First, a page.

It's difficult to picture anyone else except Adam West in the role of the caped crusader in the 1960s. Luckily for the good taste of Adam West, we don’t have to. In his memoir, Back To The Batcave, Adam West recounted his first contact with Batman, in producer Richard Dozier’s office, where he was invited to read the planned pilot of the series.
In his book, West acknowledged that before this, Batman wasn’t necessarily a foreign figure to him. He wrote, “When I was growing up on a farm in Walla Walla, Washington, I found a cache of comic books in an old bunkhouse, and Batman had made a big impression on my ten-year-old mind. He was so many exciting characters rolled into one: Sherlock Holmes, Zorro, even a bit of Dracula.” West also appreciated the self-made talent and quality of Batman and added, “Batman had made himself what he was.”
Still, West had his reservations about whether the series was for him, citing that an actor playing a superhero was much closer to the death of an acting career than anyone had thought. He said, “The conventional wisdom in Hollywood was that donning a costume was the equivalent of slipping into a career straitjacket.” Still, West decided to put those thoughts aside and read the script anyhow, and what he read delighted him.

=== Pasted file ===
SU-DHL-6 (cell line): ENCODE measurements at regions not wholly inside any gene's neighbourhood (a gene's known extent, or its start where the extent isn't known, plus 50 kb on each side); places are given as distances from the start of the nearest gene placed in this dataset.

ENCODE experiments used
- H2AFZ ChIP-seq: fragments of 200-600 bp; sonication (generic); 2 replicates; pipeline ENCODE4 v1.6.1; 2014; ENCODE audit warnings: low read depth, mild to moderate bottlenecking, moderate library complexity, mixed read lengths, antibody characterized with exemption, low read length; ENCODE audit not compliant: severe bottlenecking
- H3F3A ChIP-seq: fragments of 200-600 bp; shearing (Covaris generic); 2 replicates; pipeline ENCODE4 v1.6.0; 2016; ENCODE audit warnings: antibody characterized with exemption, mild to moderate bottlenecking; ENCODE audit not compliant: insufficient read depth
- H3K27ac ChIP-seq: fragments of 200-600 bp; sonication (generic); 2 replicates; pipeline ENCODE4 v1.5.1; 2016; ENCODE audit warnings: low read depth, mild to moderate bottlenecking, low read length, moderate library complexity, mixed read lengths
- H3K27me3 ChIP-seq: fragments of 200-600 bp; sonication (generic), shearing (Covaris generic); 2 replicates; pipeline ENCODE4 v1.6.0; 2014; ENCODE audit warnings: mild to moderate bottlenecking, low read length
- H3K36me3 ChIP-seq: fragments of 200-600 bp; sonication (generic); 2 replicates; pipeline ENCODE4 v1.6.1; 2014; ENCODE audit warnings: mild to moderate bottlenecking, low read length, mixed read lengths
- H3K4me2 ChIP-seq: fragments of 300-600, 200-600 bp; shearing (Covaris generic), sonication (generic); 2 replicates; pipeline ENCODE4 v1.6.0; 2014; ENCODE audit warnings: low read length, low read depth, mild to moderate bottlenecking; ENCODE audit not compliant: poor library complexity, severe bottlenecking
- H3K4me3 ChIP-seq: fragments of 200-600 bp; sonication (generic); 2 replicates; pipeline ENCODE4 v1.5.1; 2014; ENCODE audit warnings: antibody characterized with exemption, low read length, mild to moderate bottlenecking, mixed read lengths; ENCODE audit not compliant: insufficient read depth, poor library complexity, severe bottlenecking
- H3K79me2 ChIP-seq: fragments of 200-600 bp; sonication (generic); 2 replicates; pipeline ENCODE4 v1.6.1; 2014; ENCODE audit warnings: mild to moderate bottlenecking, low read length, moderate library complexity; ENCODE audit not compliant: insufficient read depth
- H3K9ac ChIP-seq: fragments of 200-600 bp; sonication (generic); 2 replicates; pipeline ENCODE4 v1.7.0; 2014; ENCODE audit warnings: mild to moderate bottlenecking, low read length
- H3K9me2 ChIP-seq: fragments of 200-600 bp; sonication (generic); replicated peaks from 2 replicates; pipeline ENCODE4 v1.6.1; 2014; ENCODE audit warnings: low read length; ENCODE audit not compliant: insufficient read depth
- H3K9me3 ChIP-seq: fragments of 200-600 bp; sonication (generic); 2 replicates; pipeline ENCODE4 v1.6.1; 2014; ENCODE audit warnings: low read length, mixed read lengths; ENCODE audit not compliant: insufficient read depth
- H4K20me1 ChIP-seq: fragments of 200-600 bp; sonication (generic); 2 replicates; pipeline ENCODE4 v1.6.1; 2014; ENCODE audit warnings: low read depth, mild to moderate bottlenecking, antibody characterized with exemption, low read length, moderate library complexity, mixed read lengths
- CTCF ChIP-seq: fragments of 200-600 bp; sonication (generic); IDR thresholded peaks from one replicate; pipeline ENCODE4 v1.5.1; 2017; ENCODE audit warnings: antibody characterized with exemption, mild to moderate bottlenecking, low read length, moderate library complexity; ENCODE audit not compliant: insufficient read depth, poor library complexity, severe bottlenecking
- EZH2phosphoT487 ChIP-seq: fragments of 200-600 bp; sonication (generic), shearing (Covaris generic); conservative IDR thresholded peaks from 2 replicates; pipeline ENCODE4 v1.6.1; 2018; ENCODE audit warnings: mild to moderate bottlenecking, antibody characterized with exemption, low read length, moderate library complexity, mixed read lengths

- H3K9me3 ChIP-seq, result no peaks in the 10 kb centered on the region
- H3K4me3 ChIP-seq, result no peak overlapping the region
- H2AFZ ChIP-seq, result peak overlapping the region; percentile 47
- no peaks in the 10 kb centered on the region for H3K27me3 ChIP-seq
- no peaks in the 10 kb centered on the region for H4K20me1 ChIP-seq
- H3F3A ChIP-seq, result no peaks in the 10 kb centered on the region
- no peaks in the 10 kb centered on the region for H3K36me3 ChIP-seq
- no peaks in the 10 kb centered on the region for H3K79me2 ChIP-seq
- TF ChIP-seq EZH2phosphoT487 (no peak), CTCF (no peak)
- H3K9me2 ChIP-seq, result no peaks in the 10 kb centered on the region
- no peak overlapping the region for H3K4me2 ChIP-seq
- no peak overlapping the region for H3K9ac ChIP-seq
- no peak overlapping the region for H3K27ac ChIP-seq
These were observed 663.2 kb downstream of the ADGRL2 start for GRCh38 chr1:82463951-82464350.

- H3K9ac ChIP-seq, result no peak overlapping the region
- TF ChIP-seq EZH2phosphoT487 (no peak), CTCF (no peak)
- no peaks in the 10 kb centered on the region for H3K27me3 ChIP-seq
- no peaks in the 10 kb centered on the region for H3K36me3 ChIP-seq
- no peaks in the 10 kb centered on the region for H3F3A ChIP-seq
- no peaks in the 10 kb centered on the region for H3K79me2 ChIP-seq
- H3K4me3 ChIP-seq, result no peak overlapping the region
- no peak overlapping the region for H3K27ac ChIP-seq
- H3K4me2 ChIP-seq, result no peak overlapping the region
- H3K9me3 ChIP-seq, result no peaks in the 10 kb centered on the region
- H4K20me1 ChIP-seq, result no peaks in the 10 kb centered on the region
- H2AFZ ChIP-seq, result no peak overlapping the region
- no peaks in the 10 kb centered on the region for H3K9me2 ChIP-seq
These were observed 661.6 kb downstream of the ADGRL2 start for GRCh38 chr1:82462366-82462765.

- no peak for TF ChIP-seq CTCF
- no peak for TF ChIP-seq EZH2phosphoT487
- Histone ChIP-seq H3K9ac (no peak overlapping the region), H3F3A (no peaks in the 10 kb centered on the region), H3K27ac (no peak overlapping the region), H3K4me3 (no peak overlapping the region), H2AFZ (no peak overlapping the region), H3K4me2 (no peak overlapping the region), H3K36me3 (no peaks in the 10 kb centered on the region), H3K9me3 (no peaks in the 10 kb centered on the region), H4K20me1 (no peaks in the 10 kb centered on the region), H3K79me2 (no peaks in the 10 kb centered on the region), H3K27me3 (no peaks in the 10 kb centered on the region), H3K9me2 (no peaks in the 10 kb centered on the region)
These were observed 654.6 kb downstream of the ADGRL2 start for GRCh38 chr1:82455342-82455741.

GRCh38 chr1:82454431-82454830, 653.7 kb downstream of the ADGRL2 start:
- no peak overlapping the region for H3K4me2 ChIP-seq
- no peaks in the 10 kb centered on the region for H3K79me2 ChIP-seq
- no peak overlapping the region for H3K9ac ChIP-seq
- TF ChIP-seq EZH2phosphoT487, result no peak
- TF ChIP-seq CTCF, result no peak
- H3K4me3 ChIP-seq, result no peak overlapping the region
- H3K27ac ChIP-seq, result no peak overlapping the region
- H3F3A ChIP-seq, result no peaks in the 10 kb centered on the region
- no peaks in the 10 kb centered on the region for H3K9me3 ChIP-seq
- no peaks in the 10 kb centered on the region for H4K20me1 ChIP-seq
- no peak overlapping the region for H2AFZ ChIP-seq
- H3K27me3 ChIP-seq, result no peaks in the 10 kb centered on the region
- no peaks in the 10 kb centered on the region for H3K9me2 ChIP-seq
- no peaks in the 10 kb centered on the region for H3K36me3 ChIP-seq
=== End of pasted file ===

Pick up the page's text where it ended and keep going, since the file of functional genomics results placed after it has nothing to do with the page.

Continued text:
West recounted that after a few minutes of reading, he was doubled over on the floor laughing. What was the moment that led to this chuckle-fest? West said, “In the script, Batman had just entered a restaurant in full costume and was telling the maître d’ he preferred to sit at the bar instead of a table since ‘I wouldn’t wish to attract attention.’” West went on, “What was funny wasn’t only the concept of this man in a flashy cowl and cape honestly thinking he could be inconspicuous. What made the script and the character work was the scrupulously formal language that made you believe he believed it.”
West’s agent, who had been with him as he was reading over the pilot, expressed a bit more incredulity. “I thought this guy was a serious crime fighter.” West responded, “He is. That’s what’s so entertaining.”
West was officially interested in the role. Luckily, Dozier revealed something important: West already had the role, if he wanted it. West’s memoir quotes Dozier’s words as “He had the part when I watched him walk into the conference room.”
The rest is Bat History.
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